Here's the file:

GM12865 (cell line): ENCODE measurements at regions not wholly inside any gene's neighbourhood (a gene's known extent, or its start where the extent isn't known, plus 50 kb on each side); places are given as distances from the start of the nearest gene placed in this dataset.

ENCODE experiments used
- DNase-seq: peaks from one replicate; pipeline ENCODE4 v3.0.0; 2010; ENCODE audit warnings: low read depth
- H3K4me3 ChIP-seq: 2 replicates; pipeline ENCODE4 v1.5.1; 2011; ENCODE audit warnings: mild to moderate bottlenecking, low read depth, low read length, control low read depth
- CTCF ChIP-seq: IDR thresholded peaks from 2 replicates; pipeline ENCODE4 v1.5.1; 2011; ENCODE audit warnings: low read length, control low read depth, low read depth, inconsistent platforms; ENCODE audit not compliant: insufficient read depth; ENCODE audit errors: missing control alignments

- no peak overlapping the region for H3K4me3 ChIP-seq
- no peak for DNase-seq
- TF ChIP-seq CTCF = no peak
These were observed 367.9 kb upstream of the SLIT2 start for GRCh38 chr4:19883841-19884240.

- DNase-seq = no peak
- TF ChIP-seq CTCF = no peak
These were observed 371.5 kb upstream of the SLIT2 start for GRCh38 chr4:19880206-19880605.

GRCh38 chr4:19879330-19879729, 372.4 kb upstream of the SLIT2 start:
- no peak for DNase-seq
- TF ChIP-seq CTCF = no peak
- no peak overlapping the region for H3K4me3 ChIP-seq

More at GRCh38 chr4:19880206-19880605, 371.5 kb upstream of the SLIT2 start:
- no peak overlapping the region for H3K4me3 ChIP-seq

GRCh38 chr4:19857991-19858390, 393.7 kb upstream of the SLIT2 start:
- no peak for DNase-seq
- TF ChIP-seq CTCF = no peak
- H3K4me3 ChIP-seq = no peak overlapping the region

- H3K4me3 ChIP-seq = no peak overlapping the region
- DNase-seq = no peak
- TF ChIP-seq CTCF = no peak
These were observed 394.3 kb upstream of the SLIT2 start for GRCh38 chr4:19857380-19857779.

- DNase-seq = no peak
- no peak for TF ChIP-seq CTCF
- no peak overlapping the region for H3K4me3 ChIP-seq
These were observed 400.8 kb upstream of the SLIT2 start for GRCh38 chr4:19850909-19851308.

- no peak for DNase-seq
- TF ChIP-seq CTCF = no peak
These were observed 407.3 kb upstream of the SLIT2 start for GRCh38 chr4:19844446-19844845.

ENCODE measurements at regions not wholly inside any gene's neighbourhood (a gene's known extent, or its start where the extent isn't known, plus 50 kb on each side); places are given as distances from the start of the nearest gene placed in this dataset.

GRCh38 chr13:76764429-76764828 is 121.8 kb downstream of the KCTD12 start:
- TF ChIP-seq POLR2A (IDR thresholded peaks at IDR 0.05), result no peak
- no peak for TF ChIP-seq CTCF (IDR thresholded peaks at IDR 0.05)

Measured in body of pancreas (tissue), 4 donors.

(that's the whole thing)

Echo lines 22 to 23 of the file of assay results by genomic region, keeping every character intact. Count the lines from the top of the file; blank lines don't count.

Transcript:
- H3K4me3 ChIP-seq = no peak overlapping the region

- H3K4me3 ChIP-seq = no peak overlapping the region